Treasury Secretary Timothy Geithner on Thursday said it was vital to get U.S. budget deficits down in order to spur private-sector growth that creates jobs and predicted it will begin happening in 2011.
But first the financial system must be stabilized.
You cannot address those long-term deficits, you cannot put the government of the United States in a position that we can go back to living within our means, unless you repair the damage done to this economy and to its revenue base, he said on CNBC television.
The budget deficit hit a record $1.4 trillion in fiscal 2009 that ended September 30 and is forecast to be in the same range next year, fostering doubt in global markets about the dollar's value because of huge U.S. borrowing needs.
Geithner said it was important for the United States to maintain a strong dollar and said he takes seriously its key position as a global reserve currency. He said the United States needs to persuade the world it will be more fiscally responsible in future.
If we can be credible and make sure the American people understand and the world understand that we're going to bring down these deficits once growth is established, we will have more ability now to do what we need to do to get jobs created, get investment going now, he said.
Sometime in 2011 we'll begin the process of getting those deficits down, Geithner added. He said current deficits were unsustainably high but said the Obama administration inherited them when it took office in January.
Geithner, who is participating in a White House conference on job creation on Thursday, said the U.S. economy was much healthier now despite some continuing problems with tight credit availability and strained housing markets.
Just 14 months ago, 15 months ago, we were at the edge of catastrophic financial collapse, the rivets were coming off the submarine, so we are in a dramatically stronger position today, he said.
But he dodged questions whether Treasury will request an extension through next October for the $700-billion Troubled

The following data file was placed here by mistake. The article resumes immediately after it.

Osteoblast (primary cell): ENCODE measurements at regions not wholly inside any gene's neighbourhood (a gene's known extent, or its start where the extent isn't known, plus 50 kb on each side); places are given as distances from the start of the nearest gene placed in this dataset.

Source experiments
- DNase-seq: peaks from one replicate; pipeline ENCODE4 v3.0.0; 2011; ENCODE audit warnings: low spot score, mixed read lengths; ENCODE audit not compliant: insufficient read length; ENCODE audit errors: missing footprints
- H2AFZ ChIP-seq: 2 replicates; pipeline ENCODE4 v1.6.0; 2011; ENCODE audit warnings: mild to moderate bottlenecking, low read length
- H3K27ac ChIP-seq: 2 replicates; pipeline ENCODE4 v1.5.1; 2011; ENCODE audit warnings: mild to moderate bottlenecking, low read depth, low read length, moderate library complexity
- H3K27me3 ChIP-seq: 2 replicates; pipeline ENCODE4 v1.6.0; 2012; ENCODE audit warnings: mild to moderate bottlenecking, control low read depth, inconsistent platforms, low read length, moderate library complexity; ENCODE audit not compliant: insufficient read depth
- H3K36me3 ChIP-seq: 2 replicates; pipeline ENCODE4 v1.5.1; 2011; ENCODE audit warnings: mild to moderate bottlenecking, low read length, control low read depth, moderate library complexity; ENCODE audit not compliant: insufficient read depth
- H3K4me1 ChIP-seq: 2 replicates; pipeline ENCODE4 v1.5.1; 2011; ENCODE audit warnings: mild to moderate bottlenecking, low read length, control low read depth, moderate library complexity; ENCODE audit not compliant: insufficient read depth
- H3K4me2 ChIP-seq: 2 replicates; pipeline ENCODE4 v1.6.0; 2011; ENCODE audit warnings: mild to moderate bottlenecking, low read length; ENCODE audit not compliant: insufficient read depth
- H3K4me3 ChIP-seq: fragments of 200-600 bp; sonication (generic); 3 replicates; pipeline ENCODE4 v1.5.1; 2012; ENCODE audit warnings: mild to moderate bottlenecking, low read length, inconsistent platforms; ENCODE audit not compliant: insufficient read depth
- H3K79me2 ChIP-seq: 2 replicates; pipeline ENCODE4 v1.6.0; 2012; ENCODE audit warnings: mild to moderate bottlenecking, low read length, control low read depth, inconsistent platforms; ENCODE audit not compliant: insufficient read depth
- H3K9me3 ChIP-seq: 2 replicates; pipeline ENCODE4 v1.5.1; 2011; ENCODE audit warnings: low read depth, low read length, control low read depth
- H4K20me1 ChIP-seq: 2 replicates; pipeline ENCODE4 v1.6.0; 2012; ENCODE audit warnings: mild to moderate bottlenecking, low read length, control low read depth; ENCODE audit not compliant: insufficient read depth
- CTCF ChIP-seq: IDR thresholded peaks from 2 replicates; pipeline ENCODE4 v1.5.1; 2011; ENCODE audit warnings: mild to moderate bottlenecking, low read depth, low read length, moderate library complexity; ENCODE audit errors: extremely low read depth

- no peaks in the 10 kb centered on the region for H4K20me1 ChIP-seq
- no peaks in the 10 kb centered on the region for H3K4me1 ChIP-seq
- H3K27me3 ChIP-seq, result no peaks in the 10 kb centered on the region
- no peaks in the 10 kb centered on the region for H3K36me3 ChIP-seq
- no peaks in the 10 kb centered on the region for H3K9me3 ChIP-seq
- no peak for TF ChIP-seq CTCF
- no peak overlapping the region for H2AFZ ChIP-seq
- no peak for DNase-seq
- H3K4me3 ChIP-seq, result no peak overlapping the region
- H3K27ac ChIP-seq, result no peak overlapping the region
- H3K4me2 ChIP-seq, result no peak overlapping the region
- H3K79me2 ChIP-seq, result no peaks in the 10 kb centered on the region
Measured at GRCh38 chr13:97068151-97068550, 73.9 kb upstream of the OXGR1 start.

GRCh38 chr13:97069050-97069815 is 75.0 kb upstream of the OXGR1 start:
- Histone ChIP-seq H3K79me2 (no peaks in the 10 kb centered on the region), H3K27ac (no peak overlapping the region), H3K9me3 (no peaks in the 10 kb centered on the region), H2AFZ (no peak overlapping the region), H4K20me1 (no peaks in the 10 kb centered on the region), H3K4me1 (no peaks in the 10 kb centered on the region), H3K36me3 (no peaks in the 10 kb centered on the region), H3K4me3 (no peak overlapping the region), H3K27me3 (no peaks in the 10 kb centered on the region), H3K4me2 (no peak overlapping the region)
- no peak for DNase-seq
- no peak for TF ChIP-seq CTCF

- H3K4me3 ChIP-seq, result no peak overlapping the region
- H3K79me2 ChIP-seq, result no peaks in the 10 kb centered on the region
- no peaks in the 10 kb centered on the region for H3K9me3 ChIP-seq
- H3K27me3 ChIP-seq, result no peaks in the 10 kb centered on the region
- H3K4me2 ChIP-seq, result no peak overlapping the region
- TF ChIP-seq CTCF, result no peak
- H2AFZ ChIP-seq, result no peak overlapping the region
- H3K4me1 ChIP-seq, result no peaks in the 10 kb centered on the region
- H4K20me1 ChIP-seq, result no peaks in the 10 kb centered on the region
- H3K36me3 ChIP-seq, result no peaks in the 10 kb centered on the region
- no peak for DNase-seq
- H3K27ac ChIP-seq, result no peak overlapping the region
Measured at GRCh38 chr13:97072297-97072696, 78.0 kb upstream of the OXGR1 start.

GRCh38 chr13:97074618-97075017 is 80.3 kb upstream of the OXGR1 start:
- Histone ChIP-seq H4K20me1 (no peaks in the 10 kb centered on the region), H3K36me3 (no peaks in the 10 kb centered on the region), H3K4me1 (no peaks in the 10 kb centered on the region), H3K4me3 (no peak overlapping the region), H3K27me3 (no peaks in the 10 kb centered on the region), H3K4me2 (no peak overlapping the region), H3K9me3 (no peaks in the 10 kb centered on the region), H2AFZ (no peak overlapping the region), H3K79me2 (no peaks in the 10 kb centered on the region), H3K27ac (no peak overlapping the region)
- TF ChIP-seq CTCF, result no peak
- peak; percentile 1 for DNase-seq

Asset Relief Program, which it would have to do by the end of December. If it does not do so, TARP will expire at year-end.
Geithner said Treasury will issue a report within days showing the government is making a positive return on the bailout money that it put into weakened banks, some of which are now repaying the money.
The Bank of America announced on Wednesday that it will repay the entire $45 billion of TARP money that it got from the government and more are expected to do so.
Geithner said that it was vital to get U.S. budget deficits down to about 3 percent of total national output. We're committed to do that and we will lay out in the president's (February) budget ways to get us on a path to get us to that objective, he pledged.
Geithner said it was important that Americans understand why it is important to have a strong currency. Given the currency's role in the global economy, the United States must show it is getting growth on a firmer foundation.
We have to take that obligation very seriously. I take it very seriously, he said. When conditions in the global economy were most fragile, people brought their money into dollars and (U.S.) Treasuries, and as fear has receded and confidence has returned somewhat, some of that has been unwound and reversed.
That should be taken as a reassuring sign of confidence in the U.S. commitment to restore growth, he said.
(additional reporting by Mark Felsenthal, Doug Palmer and Tim Ahmann)
(Reporting by Glenn Somerville; Editing by Theodore d'Afflisio)